Maple leaves at Ushitaki, Senshu Province

One Hundred Famous Views of Provinces

Hiroshige Utagawa II (1826-1869)

This print is one from the series ' One Hundred Famous Views of Provinces, Shokoku Meisho Hyakkei' printed by Uoya Eikichi in 1861-1862. It is thought to be his best works of art. He portrayed 81 places in this series, and his print making technique was inherited from his master as demonstrated in each of his prints, as evident from features such as well-balanced perspective.

In this picture you can see the autumn coloured maple leaves and a flowing waterfall running from the mountain. Senshu is today known as Osaka prefecture and Ushitaki is a mountainous area located in the south part of Osaka and is is well known to public as a spot to see the beautiful maple leaves since ancient times. Every autumn this area is full of people who still today enjoy viewing the beautiful scenery.

We will take part in LAPADA Art and Antique Fair on 23 - 28 September, 2014 at Berkeley Square, Mayfair, London. We will showcase a wide selection of genuine Japanese artworks, and some of the pieces will be the autumnal ones in concert with the theme of this fair, a maple leave. Our stand is C24, and we look forward to seeing you at the fair.




Court Ladies in Chiyoda Palace

Chikanobu Yoshu (1838-1912)

This series published through 1984 - 1896 depicted the life of the court ladies living in the women's quarters of the shogun's palace called 'Ooku' before the Meiji restoration.

The series are all triptychs that focus on the day to day activities of the women who resided in secluded palace. As a 'beauty' series, the focus is on the women and the fashion of the times, with detailed patterned kimonos being a prominent feature of many of the prints.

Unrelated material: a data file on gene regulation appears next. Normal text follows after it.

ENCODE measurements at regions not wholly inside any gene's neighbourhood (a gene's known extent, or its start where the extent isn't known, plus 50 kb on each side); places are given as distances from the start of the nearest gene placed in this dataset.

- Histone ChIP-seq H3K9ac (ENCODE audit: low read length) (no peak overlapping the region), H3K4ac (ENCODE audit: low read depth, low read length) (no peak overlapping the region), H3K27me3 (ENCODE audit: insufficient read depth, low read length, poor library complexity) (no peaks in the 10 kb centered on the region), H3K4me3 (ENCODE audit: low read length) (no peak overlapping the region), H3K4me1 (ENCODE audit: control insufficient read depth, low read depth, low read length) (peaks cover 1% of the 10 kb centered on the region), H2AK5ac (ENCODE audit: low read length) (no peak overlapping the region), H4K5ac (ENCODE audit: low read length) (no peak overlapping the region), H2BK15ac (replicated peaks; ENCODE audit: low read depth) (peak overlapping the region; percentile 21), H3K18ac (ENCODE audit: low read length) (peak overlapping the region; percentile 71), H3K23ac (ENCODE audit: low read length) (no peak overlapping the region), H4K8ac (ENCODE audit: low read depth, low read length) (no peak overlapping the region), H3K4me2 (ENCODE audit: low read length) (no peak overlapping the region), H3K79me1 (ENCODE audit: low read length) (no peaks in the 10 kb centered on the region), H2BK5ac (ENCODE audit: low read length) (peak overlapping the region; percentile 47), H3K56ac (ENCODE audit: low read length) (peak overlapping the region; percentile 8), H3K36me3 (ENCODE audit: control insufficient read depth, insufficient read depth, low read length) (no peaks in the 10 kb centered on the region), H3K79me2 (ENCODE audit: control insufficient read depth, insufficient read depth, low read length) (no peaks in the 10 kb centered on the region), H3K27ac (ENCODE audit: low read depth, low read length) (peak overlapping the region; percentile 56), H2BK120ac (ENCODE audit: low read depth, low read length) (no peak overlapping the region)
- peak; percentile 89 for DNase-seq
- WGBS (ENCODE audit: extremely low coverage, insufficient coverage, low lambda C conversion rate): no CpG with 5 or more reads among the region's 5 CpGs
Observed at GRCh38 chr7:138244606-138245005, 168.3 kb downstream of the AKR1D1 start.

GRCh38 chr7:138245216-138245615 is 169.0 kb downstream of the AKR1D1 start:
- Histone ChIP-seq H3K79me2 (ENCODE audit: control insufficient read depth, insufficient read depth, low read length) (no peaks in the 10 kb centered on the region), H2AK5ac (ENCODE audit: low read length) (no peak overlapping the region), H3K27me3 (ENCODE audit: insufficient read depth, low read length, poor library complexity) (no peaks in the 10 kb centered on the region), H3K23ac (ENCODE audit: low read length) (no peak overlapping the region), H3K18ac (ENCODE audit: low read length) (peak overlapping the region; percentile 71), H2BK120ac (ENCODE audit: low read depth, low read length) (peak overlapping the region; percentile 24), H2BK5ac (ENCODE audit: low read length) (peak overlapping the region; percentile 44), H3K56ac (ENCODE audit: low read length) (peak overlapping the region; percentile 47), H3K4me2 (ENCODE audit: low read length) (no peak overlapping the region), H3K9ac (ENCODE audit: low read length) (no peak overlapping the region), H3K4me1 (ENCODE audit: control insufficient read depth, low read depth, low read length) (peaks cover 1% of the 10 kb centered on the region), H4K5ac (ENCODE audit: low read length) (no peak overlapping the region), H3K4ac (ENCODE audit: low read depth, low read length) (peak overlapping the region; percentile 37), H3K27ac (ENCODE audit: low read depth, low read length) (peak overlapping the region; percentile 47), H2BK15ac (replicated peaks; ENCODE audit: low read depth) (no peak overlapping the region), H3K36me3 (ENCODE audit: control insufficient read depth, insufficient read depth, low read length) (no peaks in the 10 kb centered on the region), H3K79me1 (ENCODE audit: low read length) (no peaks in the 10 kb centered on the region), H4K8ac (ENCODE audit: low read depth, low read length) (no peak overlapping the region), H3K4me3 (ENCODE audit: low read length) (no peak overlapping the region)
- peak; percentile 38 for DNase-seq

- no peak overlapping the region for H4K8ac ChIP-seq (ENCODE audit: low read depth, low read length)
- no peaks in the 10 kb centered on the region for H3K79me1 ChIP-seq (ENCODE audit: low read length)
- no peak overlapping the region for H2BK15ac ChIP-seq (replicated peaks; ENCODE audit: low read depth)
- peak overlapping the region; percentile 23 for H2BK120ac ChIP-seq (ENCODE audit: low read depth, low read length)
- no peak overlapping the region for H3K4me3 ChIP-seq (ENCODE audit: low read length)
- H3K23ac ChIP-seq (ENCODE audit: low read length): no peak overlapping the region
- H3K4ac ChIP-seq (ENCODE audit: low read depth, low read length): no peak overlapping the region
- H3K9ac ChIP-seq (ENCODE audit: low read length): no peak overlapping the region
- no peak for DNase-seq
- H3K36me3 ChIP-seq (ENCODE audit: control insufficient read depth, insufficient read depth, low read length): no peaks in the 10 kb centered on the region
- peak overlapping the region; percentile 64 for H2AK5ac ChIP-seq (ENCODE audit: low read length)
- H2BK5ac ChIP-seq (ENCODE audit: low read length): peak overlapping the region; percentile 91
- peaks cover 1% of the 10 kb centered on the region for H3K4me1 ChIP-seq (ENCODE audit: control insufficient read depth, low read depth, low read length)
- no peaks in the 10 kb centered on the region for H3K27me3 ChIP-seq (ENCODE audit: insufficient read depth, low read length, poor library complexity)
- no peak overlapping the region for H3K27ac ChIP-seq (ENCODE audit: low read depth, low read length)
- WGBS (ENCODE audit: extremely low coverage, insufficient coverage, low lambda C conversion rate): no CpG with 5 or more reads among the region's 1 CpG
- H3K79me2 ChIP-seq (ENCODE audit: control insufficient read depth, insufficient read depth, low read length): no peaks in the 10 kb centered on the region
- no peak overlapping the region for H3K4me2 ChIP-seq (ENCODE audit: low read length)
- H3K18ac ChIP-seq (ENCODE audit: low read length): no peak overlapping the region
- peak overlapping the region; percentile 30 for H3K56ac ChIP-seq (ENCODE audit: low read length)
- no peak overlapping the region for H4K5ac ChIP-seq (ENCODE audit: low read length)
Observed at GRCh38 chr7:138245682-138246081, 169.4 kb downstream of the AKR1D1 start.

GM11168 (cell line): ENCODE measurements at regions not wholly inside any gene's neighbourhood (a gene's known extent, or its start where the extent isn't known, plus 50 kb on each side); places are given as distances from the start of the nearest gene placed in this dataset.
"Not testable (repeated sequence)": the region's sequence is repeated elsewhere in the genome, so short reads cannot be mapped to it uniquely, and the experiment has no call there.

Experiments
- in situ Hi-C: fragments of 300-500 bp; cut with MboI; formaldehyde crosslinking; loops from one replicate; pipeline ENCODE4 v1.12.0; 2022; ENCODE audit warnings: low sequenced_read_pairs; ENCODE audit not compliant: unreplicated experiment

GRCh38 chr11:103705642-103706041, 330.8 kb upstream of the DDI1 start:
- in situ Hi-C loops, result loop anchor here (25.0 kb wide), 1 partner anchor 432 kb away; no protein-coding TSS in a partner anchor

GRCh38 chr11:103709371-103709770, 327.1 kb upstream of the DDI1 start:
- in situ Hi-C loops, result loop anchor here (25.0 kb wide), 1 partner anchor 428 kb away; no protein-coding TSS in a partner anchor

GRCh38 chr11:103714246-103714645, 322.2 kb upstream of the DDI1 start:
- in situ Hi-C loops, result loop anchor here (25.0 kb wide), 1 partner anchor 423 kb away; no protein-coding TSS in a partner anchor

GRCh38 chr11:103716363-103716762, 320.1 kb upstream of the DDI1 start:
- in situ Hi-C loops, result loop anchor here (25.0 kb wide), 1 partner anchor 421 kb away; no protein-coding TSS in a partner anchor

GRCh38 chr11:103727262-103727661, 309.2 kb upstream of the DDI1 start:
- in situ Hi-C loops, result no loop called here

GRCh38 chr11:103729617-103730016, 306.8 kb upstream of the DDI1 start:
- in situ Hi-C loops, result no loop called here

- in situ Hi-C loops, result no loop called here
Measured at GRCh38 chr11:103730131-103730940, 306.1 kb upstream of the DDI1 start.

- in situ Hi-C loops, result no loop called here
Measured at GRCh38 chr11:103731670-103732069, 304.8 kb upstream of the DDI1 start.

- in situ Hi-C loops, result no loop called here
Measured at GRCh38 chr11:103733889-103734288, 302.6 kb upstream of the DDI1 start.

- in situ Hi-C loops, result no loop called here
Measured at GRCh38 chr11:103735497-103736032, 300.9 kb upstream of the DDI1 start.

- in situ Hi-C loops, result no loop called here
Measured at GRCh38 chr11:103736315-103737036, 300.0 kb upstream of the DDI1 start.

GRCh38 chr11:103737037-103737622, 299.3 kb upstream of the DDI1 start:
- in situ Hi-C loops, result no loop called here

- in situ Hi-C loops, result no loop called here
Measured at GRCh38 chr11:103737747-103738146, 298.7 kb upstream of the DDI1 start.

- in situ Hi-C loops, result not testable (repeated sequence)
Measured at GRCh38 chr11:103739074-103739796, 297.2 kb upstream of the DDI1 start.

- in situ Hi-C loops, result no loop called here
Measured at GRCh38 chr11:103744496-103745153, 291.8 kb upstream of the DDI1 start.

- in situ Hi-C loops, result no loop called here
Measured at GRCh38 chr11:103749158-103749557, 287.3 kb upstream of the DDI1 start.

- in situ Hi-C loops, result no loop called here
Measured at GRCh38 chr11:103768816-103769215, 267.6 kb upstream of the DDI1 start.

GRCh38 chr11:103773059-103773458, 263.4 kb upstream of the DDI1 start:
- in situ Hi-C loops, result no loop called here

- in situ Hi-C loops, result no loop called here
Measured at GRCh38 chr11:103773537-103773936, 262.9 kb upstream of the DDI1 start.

The Ooku itself is a fascinating aspect of Edo period court life and politics. Built in 1618 as part of Edo castle, the Ooku, or "great interior," housed the women of the Tokugawa clan, from the Shogun's mother to his wife and concubines. Strict rules prevented residents from fraternizing with outsiders, or leaving the grounds of Edo Castle without permission. This system lasted for nearly 200years.



Bon Festival Moon (Bon no Tsuki)

One Hundred Apectes of the Moon

Yoshitoshi Tsukioka (1839-1892)

Two boys and three girls in summery kimono, yukata, dance the bon odori with their fans as they form a curve that leads to a full moon. The month is July, and people are in high spirits to welcome the ghosts of their respective ancestors to the world of the living. This print was drawn in the Shijo style, marked by the simplicity of the figures and the lines they are composed of.



Moon of the Milky Way (Ginga no Tsuki)

One Hundred of Aspects of the Moon

Yoshitoshi Tsukioka(1839-1892)

July 7th is called Tanabata or Star Festival in Japan. The festival is baed on a legend that the Cowherd Star (Altair) and Weaver Star (Vega). separted by the Milky Way, can meet just once a year on the seventh day of the seventh month. Tanabata originated with a tale called Kikkoden more than 2000 years ago. Once there was a weaver princess named Orihime and a cow herder prince named Hikoboshi. After they got together, they were together all the time and forgot their jobs. The king was angry and separated them on opposite sides of the Amanogawa Rive (Milky Way, and the king allowed them to meet only once a year on July 7th.

In Japan people write their wishes on narrow strips of coloured paper and hang them, along with other paper ornaments, on bamboo branches placed in the backyards or entrances of their homes.



Asakusa River, Pine of Success and Oumayagashi

One Hundred Famous Views of Edo

Hiroshige Ando (1797-1858)

It's a warm and starry summer night. Two ferries pas each other in the river. Hanging out over the river from the upper left is the most famous of the several pine trees named in the title of this series, the Pine of Success (Shubi no Matsu). To the left in the foreground we can see a roofed pleasure boat (yanebune). In the bow we find two pairs of clogs. At first glance the green blinds of the yanebune seem just normal lowered blins. But if you look more carefully you will be able to find out it is possible to make out the silhouette of a woman's head and shoulders behind the lowered blinds. This effect was achieved by underprinting the form of the silhouette in a shade of green slightly lighter than that of the blind itself.